Moreover, it's not like the Nazis just went away; they continued to exist, and the ideologies that produced them not only still exist but are once again becoming a powerful political force.
So fuck yeah, everyone, talk about Nazis. It's one of the most important things you can talk about. (But read Hannah Arendt first.)
What's always rather surprised me though is that no one seems to have realized that the decades of collective shaming of Germans for having gone through the national socialist dictatorship and war, has led to a deeply lost and self-loathing society without pride, dignity, or healthy identity. The society is in rather advanced stages self-destruction and decomstruction. The question is really only whether German culture and society will at all survive it's suicidal tendencies.
In the long run, I expect Germany to survive, but I'm not making the same bet on the US. I'm planning on moving from the US to Ireland at some point; I don't really want to be here, or to make my children be here, for the chaos almost certain to ensue 40-50 years from now. (Or 10-20 years from now, if we end up with President The Donald and he keeps his campaign promises.)
As The Economist put it, America has "friends to the north and south and fish to the east and west." If anything truly threatens the US, it is ourselves. The idea that anyone could sustain supply lines to invade the States is out of their mind or has fallen asleep too many times to reruns of Red Dawn.
I think there's a Nova episode about all this.
It's almost as if some Germans are so ashamed of their national past that they would rather see nationalism eliminated entirely than to accept the messy world as it is.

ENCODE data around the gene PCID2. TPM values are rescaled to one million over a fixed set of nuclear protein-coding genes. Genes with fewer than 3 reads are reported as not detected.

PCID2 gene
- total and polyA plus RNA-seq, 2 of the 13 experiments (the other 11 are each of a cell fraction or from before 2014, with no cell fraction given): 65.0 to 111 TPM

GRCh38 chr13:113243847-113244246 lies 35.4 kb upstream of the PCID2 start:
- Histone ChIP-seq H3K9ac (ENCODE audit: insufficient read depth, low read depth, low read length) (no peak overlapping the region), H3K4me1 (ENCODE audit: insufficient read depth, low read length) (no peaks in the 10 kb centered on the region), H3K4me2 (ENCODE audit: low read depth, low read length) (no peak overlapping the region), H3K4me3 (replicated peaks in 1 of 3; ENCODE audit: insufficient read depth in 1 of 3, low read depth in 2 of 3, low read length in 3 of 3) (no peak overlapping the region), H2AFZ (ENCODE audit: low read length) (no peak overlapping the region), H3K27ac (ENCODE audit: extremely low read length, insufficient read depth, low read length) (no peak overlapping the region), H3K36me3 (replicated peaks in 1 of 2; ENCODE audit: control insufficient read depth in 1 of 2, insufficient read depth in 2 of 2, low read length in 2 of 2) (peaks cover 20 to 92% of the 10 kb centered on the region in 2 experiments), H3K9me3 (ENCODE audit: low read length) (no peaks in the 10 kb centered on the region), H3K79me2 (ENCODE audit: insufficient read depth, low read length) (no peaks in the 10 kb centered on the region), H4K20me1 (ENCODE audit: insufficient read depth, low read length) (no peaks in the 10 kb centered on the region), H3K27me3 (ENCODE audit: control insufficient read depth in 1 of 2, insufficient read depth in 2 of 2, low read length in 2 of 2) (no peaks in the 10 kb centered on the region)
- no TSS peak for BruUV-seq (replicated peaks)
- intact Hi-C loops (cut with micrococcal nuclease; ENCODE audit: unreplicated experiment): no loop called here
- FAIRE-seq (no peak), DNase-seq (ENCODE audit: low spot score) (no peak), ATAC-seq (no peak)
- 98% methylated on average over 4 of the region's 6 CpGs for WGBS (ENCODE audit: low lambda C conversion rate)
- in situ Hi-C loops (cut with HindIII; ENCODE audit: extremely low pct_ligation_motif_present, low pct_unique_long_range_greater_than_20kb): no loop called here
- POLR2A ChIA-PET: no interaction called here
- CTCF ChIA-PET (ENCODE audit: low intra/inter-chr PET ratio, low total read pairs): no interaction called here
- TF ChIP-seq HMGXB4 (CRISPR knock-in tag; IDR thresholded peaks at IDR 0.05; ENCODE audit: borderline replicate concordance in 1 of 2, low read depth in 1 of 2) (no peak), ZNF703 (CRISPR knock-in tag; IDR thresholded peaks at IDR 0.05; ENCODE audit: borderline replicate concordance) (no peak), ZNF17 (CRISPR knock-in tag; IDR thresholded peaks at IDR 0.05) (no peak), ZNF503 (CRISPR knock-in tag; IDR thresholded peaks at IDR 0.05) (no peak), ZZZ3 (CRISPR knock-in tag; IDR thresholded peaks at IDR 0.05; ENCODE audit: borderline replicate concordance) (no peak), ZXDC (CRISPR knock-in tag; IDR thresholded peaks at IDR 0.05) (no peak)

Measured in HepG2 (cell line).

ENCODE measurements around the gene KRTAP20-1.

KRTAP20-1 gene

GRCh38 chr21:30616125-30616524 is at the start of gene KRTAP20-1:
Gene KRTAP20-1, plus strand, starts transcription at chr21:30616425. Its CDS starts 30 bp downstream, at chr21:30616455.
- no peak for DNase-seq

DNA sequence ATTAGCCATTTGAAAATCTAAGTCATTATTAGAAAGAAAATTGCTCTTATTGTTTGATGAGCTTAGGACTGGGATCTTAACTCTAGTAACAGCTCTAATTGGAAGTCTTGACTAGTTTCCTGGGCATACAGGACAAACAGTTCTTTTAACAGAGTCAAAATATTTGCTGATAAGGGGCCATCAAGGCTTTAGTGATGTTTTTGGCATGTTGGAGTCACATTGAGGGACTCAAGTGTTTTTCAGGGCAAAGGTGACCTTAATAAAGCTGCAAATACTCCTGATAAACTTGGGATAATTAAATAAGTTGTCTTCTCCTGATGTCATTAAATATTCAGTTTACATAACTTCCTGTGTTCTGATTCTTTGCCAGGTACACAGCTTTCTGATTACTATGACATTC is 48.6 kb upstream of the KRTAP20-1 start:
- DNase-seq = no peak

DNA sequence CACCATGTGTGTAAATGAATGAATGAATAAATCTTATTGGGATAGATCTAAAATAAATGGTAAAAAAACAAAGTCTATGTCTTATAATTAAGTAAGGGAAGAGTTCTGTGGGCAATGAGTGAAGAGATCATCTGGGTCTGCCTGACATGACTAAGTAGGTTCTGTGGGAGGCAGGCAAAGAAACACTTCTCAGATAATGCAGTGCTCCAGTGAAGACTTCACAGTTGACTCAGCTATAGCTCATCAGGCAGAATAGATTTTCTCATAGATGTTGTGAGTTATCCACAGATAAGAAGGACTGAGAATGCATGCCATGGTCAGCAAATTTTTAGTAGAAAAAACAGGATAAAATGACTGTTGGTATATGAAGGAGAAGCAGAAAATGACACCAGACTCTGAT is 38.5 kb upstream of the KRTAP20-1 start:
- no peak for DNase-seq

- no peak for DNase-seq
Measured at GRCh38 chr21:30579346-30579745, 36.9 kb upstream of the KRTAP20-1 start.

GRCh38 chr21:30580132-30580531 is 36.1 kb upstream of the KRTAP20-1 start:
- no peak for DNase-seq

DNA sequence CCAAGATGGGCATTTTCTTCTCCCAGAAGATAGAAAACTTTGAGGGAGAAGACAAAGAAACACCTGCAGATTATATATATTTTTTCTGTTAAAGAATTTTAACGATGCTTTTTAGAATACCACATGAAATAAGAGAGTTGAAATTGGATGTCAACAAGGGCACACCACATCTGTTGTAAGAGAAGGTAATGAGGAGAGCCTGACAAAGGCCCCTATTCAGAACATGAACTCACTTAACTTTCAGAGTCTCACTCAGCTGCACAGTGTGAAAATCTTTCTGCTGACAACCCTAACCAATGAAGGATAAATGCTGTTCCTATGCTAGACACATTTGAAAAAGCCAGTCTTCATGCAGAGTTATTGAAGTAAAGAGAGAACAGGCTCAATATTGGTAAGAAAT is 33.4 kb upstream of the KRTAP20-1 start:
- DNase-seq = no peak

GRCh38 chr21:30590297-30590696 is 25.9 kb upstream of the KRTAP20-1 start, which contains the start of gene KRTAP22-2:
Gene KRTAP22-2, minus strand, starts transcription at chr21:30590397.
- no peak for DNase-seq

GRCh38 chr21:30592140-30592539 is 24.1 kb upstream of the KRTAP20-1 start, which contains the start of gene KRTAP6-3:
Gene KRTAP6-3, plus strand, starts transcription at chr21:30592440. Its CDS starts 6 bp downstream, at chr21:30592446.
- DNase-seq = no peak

Ironically, I am now realizing how much of a burden that ideology is being forced on much of Europe, not necessarily the same way that the Nazis conquered Europe, but in the same insistence that they are ultimately right.
If they're doing naive string searches, does every thread that guy shows up in get counted? What about robot_hitler, MeinFurher, and all the others?
Did anyone control for the topic very well? Many of the current news stories deal with fascism, or things people might worry to be fascism or totalitarianism or genocide.
There's a really good article on this subject that I can't seem to locate. But, if you put Reddit into the Wayback Machine, you'll see the frontpage transform over time, from something like Slashdot in 2009, to a meme image board in 2012, to a cleaned-up, marketing-friendly, image board in 2014, to the Facebook-feed-like mess that you see today.
When I first joined, the default frontpage was fine. But after time, I had to edit out default subreddits from the main feed. The final straw, in around 2013, was not being able to escape trolls and punsters, anywhere on the site.
These days, if I browse Reddit, I restrict myself to heavily moderated subs, like /r/askhistorians and /r/askscience, and subs with less than a thousand subscribers. Anywhere else on the site is like visiting the Facebook page of a 14-year-old Nazi womanizer with a Trump infatuation.
AOL and Windows 95 ruined everything!
Annoying, very annoying, and a hard problem to solve.
While I'd never use the term, it's a good reminder that what words you choose often define you.
Probably this dataset which is updated periodically
Using BigQuery to group the number of threads by subreddit:
SELECT subreddit, SUM(num_comments >= 1000) as num_comments_gte1000
GROUP BY subreddit
ORDER BY num_comments_gte1000 DESC
Therefore it is possible that there are multiple mentions per counted thread meaning that at least .00078 comments mention nazis, but in all likelihood far more comments mention nazis.
Edit: after reading the article, I don't think that this observation stands.
The vast majority of threads on Reddit have less than that. (see: http://jeroendelcour.nl/blog/Reddits-attention-inequality )